Understanding utility patent claims
The claims are often the least understood portion of a utility patent, and yet they matter the most. Attempting to understanding utility patent claims can feel like learning a foreign language. There is a lot of funky claim language like “comprising,” “said” and “wherein,” not to mention the hierarchy of independent and dependent claims. I hope this short guide will provide some clarity and a helpful framework for understanding utility patent claims.
Where are the patent claims?
The patent claims are located towards the end of the written specification. They begin right after the section entitled Detailed Description of Preferred Embodiments. Claims are numbered, so Claim 1 will always be independent.
What is an independent claim?
An independent claim contains a preamble that does not recite another claim number. Claim 1 in a utility patent will always be independent. The following is a diagram of a claim set where Claim 1 is independent and Claims 2 to 4 are dependent:
For example, suppose the claims after Claim 1 look like the following:
2. The device of claim 1, further comprising. . .
3. The device of claim 2, further comprising . . .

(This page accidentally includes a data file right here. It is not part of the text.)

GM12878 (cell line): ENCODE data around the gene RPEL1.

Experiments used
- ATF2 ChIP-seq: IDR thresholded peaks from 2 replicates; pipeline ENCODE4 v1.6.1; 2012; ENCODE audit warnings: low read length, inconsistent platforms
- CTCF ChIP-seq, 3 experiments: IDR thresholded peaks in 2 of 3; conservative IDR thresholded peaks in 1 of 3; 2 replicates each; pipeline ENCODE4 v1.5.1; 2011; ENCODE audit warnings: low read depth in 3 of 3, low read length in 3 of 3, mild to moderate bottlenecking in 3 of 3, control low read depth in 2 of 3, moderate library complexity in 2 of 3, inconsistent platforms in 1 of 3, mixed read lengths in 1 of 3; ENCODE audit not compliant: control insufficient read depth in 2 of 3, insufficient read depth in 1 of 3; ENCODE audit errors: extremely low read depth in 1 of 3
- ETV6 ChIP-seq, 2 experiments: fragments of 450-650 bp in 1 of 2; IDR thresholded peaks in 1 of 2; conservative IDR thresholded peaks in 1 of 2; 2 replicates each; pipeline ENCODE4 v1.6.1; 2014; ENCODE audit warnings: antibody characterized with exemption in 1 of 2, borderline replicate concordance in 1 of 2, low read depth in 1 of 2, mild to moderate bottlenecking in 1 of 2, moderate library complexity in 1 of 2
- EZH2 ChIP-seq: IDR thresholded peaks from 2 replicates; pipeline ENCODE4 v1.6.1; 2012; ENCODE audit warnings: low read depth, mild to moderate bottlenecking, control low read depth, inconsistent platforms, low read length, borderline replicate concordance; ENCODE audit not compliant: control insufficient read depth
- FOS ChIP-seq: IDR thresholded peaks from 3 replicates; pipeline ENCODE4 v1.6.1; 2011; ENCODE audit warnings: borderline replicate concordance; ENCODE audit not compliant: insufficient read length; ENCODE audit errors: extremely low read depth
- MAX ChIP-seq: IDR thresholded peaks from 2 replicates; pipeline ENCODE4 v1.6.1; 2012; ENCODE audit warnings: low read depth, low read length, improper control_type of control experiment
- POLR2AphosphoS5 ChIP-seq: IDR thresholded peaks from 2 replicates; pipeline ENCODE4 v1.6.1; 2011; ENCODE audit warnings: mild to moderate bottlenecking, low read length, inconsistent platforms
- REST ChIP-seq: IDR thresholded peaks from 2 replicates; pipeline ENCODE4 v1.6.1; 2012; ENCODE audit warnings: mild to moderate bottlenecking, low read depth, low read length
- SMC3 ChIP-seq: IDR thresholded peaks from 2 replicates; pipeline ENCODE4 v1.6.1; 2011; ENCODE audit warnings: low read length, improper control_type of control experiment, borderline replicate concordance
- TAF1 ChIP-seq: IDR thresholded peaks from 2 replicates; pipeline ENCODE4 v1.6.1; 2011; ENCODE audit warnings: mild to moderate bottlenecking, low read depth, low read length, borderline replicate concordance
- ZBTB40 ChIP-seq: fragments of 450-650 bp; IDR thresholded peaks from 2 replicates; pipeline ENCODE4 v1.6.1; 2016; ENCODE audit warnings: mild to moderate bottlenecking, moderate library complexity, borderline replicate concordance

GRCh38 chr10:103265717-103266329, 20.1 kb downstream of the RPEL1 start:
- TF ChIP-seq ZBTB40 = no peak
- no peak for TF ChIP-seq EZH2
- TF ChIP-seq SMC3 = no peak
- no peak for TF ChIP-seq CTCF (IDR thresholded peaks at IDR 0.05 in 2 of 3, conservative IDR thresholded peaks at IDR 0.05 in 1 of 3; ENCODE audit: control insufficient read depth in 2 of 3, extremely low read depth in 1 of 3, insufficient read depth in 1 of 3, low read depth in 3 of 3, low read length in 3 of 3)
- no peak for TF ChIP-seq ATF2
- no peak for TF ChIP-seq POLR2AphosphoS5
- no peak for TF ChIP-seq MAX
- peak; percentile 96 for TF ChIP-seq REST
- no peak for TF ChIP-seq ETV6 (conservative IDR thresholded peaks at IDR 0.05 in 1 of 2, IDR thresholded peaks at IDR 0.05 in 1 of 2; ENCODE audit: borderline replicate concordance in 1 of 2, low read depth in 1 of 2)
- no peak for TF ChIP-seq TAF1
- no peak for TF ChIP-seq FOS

In the above example, claim 2 depends upon claim 1. Claim 2 is dependent. Claim 3 depends upon Claim 2 and adds further elements.
Notice how Claim 4 depends directly on Claim 1. That means whatever is recited in Claim 4 would be tacked onto the limitations of Claim 1. Claim 4 would not include any of the features recited in Claims 2 or 3.
If there were a new claim 5 that did not depend on any other claims, Claim 5 would be a second independent claim that would start a second claim set.
What does an independent claim cover?
To determine the scope of coverage of an independent claim, pay attention to each paragraph after the preamble that starts with “A” or “An” and ends with “comprising:” and a hard paragraph break. Everything after the colon matters.
In order to infringe a patent, a product must infringe at least one independent claim. To infringe an independent, the product must contain at least each and every element of the independent claim. Having more than what is claimed does not avoid infringement. Infringement is avoided if the product is missing a claim element. If the product omits at least one claim feature, there is no literal infringement. However, there still might be infringement under the doctrine of equivalents (DOE). So, it’s important to explore whether the product has the equivalent of a missing claim element.
Why claiming less is more
Suppose a utility patent has two independent claims. The first independent claim recites a product having two features, AB. The second independent claim recites a product having three features, ABC. Question: Which independent claim is broader?
Answer: The first independent claim because it requires that a product have only two features, AB, to infringe. The second independent, which recites an additional third feature, is narrower in scope because an accused product must also include feature C in order to infringe. If a competitor were selling a product with only features AB, the product would infringe the first independent claim, but not the second.